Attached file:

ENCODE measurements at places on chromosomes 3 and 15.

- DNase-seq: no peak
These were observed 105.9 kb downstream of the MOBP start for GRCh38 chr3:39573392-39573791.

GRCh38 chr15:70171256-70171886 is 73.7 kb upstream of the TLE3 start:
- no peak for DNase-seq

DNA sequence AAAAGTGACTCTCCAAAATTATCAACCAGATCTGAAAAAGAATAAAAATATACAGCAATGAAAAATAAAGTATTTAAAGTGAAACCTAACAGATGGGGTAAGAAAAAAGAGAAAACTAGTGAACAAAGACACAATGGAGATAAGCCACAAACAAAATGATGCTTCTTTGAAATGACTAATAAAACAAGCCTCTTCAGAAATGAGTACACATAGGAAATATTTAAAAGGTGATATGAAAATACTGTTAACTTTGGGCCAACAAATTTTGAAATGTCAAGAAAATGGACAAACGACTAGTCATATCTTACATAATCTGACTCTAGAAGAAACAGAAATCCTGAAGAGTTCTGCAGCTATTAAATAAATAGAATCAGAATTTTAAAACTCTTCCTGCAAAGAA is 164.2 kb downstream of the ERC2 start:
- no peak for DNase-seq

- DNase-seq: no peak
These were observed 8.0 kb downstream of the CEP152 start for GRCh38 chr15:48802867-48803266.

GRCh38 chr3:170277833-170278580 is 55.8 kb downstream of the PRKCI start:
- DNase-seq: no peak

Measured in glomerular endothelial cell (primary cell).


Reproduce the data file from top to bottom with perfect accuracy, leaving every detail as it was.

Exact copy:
ENCODE measurements at places on chromosomes 3 and 15.

- DNase-seq: no peak
These were observed 105.9 kb downstream of the MOBP start for GRCh38 chr3:39573392-39573791.

GRCh38 chr15:70171256-70171886 is 73.7 kb upstream of the TLE3 start:
- no peak for DNase-seq

DNA sequence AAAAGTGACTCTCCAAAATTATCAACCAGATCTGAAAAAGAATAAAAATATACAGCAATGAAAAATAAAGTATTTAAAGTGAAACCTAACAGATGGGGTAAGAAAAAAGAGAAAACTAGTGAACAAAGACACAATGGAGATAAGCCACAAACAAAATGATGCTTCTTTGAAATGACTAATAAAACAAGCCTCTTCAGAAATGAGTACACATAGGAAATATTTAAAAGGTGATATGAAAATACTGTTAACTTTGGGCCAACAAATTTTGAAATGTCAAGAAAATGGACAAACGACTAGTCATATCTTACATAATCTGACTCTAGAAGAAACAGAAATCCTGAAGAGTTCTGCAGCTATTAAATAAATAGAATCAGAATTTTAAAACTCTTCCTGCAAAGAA is 164.2 kb downstream of the ERC2 start:
- no peak for DNase-seq

- DNase-seq: no peak
These were observed 8.0 kb downstream of the CEP152 start for GRCh38 chr15:48802867-48803266.

GRCh38 chr3:170277833-170278580 is 55.8 kb downstream of the PRKCI start:
- DNase-seq: no peak

Measured in glomerular endothelial cell (primary cell).